How quickly do events overrun the tardy blogger.  A few weks ago, when Charles Kennedy went public about his drinking, I started writing a piece about him, and his revelations’ potential effect on the Liberal Democrats.  I didn’t post it that day, and by the following evening things had changed so dramatically that what I said was almost useless as a post.

Later I started a replacement piece, but I never got round to completing and posting that, either.  Today’s by-election victory is slightly ironic, then, considering that what I was originally saying was  mainly that he really had to resign because he had become an electoral liability to his party.   Add to that the Lib Dem leadership election and its Shock! Horror! personal revelations, and many would have expected them to do badly at the polls the next time they had a chance.

And then we get Dunfermline.  Which suggests to me that the personal affairs of the actual and potential party leadership are minor items at best in the eyes of the voters.  And also that people (in Scotland, at least) have had enough of Blair’s repulsive Tory-lite policies, and are (not surprisingly) unimpressed by, and suspicious of, Cameron’s cuddly stealth-Tory aproach.

I hoped, in my original piece, that the Lib Dems would be able to recover from their problems, because they’re an important force in British politics.  Not least because they’re still the only ones taking a principled stand against ID cards, on which everyone but No2ID seems to have gone silent recently.  Now I’d have to add the hope that the new guy, Willie Rennie, can get himself established in the Commons in time to vote against the next reading of the Bill.

I never thought that, in my life, I would be toasting a Labour by-election defeat, while at the same time bemoaning their privatisation and (lack of) civil-liberties policies; but we live in interesting times.  Times in which Britain desperately needs a third force in politics; and it remains the case — perhaps more so than ever, today — that the Liberal Democrats can be that force.

But I wish they weren’t needed: I want the Labour party back.

Drink, Sex and Elections

Book Notes 3: Someone Comes to Town, Someone Leaves Town by Cory Doctorow

Cory Doctorow’s third novel is his best so far; and it’s strange. Really, really strange.

It is the story of a man whose father is a mountain and whose mother is a washing machine. These are not metaphors.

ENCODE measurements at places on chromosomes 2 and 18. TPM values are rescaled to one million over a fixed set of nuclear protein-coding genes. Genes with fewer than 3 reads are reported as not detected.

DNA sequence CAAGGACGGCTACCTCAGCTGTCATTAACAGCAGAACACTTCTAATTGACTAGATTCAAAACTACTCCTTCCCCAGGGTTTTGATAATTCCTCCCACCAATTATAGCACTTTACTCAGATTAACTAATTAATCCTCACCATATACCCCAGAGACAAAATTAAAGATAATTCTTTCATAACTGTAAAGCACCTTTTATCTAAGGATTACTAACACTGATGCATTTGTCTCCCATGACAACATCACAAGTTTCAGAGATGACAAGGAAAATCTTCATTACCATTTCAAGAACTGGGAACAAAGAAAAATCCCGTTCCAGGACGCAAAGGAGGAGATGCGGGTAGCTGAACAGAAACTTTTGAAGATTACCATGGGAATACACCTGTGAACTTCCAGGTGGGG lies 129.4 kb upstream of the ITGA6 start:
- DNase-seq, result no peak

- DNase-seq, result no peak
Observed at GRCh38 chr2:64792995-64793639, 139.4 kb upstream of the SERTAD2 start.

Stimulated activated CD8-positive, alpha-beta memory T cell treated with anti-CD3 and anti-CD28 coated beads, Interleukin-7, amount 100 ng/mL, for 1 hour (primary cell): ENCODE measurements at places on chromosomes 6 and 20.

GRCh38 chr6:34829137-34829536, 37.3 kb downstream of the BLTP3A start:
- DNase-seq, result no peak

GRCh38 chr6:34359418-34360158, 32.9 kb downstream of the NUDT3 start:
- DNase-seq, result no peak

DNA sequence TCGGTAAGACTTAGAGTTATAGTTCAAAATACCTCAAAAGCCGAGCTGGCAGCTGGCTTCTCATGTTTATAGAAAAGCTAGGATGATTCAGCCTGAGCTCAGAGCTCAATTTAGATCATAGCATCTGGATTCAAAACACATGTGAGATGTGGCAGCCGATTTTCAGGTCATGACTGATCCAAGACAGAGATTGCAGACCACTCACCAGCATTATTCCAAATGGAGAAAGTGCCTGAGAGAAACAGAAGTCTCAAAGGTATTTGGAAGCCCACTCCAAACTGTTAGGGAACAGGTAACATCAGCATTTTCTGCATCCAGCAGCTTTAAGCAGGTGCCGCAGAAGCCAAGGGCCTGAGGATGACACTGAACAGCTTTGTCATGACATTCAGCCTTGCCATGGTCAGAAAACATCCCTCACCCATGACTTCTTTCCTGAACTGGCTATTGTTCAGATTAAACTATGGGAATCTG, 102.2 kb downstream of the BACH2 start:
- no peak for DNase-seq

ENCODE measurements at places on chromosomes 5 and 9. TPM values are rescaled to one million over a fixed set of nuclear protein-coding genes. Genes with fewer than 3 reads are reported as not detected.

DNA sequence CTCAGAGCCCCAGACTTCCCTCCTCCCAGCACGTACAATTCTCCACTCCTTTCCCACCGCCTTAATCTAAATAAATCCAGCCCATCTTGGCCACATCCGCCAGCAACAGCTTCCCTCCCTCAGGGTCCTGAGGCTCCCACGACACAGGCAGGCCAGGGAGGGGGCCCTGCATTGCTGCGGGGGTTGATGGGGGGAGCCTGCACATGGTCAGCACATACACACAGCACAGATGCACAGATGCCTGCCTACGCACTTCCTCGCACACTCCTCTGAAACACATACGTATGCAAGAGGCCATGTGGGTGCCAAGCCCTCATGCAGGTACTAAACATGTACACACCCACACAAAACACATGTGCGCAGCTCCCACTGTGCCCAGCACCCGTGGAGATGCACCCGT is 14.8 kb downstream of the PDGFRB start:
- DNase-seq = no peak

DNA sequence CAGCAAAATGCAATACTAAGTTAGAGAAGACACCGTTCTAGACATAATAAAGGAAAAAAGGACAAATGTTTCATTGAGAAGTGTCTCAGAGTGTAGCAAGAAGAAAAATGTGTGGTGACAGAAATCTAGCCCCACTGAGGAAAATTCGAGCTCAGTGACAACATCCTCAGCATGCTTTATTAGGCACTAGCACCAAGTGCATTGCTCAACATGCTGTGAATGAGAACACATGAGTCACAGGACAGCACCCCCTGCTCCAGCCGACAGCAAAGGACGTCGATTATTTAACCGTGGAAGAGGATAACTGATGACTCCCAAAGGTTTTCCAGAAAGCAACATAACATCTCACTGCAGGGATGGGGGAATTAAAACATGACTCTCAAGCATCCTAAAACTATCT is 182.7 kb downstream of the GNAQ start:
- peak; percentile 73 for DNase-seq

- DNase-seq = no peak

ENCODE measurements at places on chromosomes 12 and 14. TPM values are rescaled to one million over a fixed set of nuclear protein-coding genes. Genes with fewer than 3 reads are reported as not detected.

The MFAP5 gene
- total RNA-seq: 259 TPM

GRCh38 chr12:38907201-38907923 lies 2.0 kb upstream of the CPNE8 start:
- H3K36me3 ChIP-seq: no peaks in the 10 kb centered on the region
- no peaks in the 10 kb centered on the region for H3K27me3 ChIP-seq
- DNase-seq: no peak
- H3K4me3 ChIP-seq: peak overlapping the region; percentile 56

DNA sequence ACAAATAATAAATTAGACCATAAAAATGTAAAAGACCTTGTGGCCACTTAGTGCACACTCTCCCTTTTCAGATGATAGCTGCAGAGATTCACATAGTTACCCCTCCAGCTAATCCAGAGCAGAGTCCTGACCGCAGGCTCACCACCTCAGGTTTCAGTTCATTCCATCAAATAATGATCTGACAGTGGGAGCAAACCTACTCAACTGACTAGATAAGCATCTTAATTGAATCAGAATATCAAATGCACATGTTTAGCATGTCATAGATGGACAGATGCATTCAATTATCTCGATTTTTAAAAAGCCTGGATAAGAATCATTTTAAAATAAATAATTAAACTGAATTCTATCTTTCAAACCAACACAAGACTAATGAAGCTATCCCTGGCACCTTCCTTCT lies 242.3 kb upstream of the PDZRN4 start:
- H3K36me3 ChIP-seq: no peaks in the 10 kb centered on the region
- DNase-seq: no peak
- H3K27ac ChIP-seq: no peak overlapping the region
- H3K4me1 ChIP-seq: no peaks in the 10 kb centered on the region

Continue reading “Book Notes 3: Someone Comes to Town, Someone Leaves Town by Cory Doctorow”

Book Notes 3: Someone Comes to Town, Someone Leaves Town by Cory Doctorow

Book Notes 2: Cloud Atlas by David Mitchell

Yes, and only a day after the last one.  It took me a bit longer than that to read it, mind you.

A science-fiction book that was nominated for the Booker: amazing. And have no doubt about it: this is a science-fiction book. Just as Nineteen Eighty Four is; and Orwell’s masterpiece is perhaps the best reference point for Cloud Atlas. The appearance of O’Brien’s Goldstein‘s book within Winston Smith’s story may well have been a model for Mitchell’s multiply-embedded stories.

Continue reading “Book Notes 2: Cloud Atlas by David Mitchell”

Book Notes 2: Cloud Atlas by David Mitchell

Book Notes 1: A Dance to the Music of Time vol 1, by Anthony Powell

This year I’m going to try to record all the books I read, and write mini-reviews of them. I’m not quite going for the thing, because I doubt that I can actually manage one a week, what with one thing and another. But I ought to be able to get through a few more than last year, since I’m not doing an OU course.  And in fact it’s nearly the end of January, and I have already read three books and started a fourth: so, not too bad, then.  I’m just a bit behind on posting about them.

For Christmas I got volume 1 of A Dance to the Music of Time: A Question of Upbringing.  I started reading it on Christmas day, so we’ll have to allow the year to start and end there.